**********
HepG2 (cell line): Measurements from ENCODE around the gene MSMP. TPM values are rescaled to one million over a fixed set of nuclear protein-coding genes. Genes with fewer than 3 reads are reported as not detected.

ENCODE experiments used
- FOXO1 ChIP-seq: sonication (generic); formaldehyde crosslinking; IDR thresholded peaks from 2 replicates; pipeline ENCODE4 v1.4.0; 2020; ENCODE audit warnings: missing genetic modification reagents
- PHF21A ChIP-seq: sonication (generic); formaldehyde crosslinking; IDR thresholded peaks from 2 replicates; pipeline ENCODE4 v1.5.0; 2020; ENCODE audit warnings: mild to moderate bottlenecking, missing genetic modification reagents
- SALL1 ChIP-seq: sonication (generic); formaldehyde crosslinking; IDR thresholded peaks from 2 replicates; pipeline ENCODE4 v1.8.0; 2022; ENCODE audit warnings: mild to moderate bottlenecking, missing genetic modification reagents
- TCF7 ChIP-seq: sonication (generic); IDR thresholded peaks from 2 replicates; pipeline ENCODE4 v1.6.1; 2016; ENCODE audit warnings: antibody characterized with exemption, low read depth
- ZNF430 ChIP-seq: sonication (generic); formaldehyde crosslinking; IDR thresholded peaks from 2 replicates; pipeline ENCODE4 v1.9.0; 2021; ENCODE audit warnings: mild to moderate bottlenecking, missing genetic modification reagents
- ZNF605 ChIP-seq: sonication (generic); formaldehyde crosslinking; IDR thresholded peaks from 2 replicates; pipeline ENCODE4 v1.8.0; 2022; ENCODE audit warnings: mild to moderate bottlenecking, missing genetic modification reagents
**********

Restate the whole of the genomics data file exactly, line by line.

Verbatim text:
HepG2 (cell line): Measurements from ENCODE around the gene MSMP. TPM values are rescaled to one million over a fixed set of nuclear protein-coding genes. Genes with fewer than 3 reads are reported as not detected.

ENCODE experiments used
- FOXO1 ChIP-seq: sonication (generic); formaldehyde crosslinking; IDR thresholded peaks from 2 replicates; pipeline ENCODE4 v1.4.0; 2020; ENCODE audit warnings: missing genetic modification reagents
- PHF21A ChIP-seq: sonication (generic); formaldehyde crosslinking; IDR thresholded peaks from 2 replicates; pipeline ENCODE4 v1.5.0; 2020; ENCODE audit warnings: mild to moderate bottlenecking, missing genetic modification reagents
- SALL1 ChIP-seq: sonication (generic); formaldehyde crosslinking; IDR thresholded peaks from 2 replicates; pipeline ENCODE4 v1.8.0; 2022; ENCODE audit warnings: mild to moderate bottlenecking, missing genetic modification reagents
- TCF7 ChIP-seq: sonication (generic); IDR thresholded peaks from 2 replicates; pipeline ENCODE4 v1.6.1; 2016; ENCODE audit warnings: antibody characterized with exemption, low read depth
- ZNF430 ChIP-seq: sonication (generic); formaldehyde crosslinking; IDR thresholded peaks from 2 replicates; pipeline ENCODE4 v1.9.0; 2021; ENCODE audit warnings: mild to moderate bottlenecking, missing genetic modification reagents
- ZNF605 ChIP-seq: sonication (generic); formaldehyde crosslinking; IDR thresholded peaks from 2 replicates; pipeline ENCODE4 v1.8.0; 2022; ENCODE audit warnings: mild to moderate bottlenecking, missing genetic modification reagents